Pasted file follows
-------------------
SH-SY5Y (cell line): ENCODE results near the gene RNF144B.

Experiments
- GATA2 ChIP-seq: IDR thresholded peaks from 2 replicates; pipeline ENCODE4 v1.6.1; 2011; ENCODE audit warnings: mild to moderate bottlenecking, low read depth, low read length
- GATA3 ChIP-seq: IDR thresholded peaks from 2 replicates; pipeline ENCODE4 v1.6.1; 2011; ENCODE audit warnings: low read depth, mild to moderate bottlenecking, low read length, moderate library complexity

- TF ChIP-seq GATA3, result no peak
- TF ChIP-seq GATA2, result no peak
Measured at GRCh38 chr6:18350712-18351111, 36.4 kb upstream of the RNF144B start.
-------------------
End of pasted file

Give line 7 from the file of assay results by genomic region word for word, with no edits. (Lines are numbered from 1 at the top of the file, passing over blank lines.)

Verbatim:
Measured at GRCh38 chr6:18350712-18351111, 36.4 kb upstream of the RNF144B start.